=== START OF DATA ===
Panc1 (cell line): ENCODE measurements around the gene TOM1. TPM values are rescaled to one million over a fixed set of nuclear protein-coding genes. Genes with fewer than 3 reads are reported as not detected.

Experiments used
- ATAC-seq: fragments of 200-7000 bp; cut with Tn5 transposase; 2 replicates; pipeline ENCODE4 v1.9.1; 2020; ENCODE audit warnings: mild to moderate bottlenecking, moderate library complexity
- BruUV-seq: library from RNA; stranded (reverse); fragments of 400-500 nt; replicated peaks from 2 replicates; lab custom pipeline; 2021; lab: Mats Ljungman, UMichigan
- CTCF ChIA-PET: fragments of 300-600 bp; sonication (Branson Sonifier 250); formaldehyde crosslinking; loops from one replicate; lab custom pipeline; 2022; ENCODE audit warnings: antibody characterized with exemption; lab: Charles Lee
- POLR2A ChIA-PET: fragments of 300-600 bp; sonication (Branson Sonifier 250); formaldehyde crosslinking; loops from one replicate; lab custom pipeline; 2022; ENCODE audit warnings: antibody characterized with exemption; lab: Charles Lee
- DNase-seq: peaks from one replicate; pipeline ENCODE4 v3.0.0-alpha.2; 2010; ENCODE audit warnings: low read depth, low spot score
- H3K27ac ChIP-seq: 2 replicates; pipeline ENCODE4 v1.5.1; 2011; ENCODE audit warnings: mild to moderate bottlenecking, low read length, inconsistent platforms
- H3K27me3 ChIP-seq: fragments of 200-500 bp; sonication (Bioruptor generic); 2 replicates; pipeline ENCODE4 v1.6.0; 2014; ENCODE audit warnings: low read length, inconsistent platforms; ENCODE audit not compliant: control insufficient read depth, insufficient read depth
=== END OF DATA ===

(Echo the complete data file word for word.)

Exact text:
Panc1 (cell line): ENCODE measurements around the gene TOM1. TPM values are rescaled to one million over a fixed set of nuclear protein-coding genes. Genes with fewer than 3 reads are reported as not detected.

Experiments used
- ATAC-seq: fragments of 200-7000 bp; cut with Tn5 transposase; 2 replicates; pipeline ENCODE4 v1.9.1; 2020; ENCODE audit warnings: mild to moderate bottlenecking, moderate library complexity
- BruUV-seq: library from RNA; stranded (reverse); fragments of 400-500 nt; replicated peaks from 2 replicates; lab custom pipeline; 2021; lab: Mats Ljungman, UMichigan
- CTCF ChIA-PET: fragments of 300-600 bp; sonication (Branson Sonifier 250); formaldehyde crosslinking; loops from one replicate; lab custom pipeline; 2022; ENCODE audit warnings: antibody characterized with exemption; lab: Charles Lee
- POLR2A ChIA-PET: fragments of 300-600 bp; sonication (Branson Sonifier 250); formaldehyde crosslinking; loops from one replicate; lab custom pipeline; 2022; ENCODE audit warnings: antibody characterized with exemption; lab: Charles Lee
- DNase-seq: peaks from one replicate; pipeline ENCODE4 v3.0.0-alpha.2; 2010; ENCODE audit warnings: low read depth, low spot score
- H3K27ac ChIP-seq: 2 replicates; pipeline ENCODE4 v1.5.1; 2011; ENCODE audit warnings: mild to moderate bottlenecking, low read length, inconsistent platforms
- H3K27me3 ChIP-seq: fragments of 200-500 bp; sonication (Bioruptor generic); 2 replicates; pipeline ENCODE4 v1.6.0; 2014; ENCODE audit warnings: low read length, inconsistent platforms; ENCODE audit not compliant: control insufficient read depth, insufficient read depth